Beliefnet
Common Word, Common Lord

In the Name of God: The Extremely, Eternally, and Everlastingly Loving and Caring

A woman in Chicago was pulled from her burning car by a Good Samaritan who stopped to help. He saved her life. That Good Samaritan was my very good friend.

Ahmed Elsayed, an engineer from Aurora, was on his way to an appointment with his 9-year-old son when he saw the smoke. He pulled over and ran to her window.

“I was just screaming for her to get out of the car, get out of the car. So when she did, I kind of grabbed her by the arm and pulled her towards my car and we got in and moved further away,” Elsayed said.

The car went up in flames.

Ahmed gave me more detail about the incident:

I originally stopped to simply help her, thinking her car was overheating and then noticed the flames as I was walking towards her.

His walk then turned to a “frantic run to get her out of the car.”

The woman said afterwards: “I feel that I’m alive today because of him. And I owe him a great deal.”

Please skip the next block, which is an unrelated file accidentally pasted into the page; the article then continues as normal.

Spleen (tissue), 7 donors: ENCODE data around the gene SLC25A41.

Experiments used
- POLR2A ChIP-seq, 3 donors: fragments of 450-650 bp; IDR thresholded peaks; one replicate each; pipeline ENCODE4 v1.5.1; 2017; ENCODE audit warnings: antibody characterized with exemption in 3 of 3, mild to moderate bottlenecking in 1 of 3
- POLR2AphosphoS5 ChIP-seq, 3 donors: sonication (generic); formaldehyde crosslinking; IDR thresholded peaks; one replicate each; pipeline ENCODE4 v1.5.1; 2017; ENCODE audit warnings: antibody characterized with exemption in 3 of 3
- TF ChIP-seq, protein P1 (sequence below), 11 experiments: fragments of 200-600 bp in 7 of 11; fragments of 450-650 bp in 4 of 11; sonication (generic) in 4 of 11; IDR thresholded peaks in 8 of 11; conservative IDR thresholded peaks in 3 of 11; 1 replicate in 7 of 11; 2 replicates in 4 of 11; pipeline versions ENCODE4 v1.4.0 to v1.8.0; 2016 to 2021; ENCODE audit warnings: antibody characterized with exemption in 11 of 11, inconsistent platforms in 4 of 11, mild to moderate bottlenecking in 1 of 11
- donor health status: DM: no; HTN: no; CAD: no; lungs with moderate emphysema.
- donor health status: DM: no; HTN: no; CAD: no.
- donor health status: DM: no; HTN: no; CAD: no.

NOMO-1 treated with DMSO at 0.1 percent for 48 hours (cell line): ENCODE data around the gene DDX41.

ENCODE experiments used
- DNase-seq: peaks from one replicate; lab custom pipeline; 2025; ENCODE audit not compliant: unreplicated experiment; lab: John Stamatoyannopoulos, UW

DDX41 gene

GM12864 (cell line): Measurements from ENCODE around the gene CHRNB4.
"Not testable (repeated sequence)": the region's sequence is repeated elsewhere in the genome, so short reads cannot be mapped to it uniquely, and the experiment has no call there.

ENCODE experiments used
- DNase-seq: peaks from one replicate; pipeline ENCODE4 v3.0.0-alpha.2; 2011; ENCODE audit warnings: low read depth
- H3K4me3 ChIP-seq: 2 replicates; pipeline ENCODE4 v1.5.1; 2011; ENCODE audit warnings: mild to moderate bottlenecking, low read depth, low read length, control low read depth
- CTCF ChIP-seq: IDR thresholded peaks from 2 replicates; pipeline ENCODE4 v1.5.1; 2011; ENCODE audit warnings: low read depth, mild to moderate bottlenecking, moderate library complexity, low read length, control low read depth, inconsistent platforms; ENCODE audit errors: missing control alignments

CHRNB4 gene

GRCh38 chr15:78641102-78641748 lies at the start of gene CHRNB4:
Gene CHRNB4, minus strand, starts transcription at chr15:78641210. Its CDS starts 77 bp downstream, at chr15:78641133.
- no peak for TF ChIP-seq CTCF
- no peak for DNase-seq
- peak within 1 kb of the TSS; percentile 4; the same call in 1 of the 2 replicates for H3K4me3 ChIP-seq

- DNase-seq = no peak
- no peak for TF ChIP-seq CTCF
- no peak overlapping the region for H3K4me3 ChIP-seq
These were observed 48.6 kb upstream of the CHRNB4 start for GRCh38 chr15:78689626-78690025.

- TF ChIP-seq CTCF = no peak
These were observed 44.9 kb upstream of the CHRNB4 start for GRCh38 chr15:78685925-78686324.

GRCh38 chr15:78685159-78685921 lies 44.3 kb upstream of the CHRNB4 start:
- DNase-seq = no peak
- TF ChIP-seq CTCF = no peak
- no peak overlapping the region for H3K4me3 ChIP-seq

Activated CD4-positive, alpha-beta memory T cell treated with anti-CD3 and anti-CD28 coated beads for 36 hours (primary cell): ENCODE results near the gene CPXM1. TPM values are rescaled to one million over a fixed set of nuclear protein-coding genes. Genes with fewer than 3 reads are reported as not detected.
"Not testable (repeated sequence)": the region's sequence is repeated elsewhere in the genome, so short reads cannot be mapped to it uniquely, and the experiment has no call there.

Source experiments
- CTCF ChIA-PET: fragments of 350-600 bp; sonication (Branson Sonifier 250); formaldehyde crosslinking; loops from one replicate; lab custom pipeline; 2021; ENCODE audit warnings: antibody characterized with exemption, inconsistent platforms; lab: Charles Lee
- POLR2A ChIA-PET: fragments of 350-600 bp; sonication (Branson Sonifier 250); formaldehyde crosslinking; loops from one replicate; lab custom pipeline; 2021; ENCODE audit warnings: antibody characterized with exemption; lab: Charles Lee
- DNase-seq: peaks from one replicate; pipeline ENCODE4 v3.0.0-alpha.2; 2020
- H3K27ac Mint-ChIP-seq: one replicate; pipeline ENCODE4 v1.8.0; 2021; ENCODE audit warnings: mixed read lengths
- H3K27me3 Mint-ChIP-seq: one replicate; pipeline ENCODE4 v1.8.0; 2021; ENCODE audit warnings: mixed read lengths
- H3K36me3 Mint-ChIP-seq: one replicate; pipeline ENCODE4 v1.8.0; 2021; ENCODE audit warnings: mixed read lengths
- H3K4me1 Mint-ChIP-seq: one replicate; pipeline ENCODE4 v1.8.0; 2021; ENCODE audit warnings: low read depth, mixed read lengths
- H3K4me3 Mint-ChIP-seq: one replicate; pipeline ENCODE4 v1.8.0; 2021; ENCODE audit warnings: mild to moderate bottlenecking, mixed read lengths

After seeing this story, I wanted to post about how such stories about Muslims do not get enough play. I wanted to post about how, all over the world, Muslims do good like this, and no one hears about it. All anyone ever hears is the barbarity of savages who act in the name of Islam.

When I posed the post idea to Ahmed, he refused. He said:

I’d be happier to leave faith and ethnicity out of this. I’m human, she’s human. I helped when I could.

He continued:

The sooner we can get over the labels and just help each other because it’s the right thing to do, the better this world will be.

Wow. How true.

It would be so nice to live in a world where people don’t see each other through labels; where people don’t see a woman wearing a headscarf and immediately think she can’t speak English or tell her, “Go back to your country!” It would be so nice to live in a world where people don’t judge you based on your name or color of your complexion. It would be so nice to live in a world where people do not kill in the name of religion and houses of worship are never attacked in brazen, vicious manners.

Ahmed’s actions and his subsequent profound words of wisdom should teach us all to “get over the labels and just help each other because it’s the right thing to do.” It’s so easy to retreat to that corner of our minds where we see everyone else through their “labels.” It is much harder to see everyone for who they really are: fellow human beings who have dignity and deserve our respect and good will. I pray that my friend Ahmed Elsayed inspires us to do just that.

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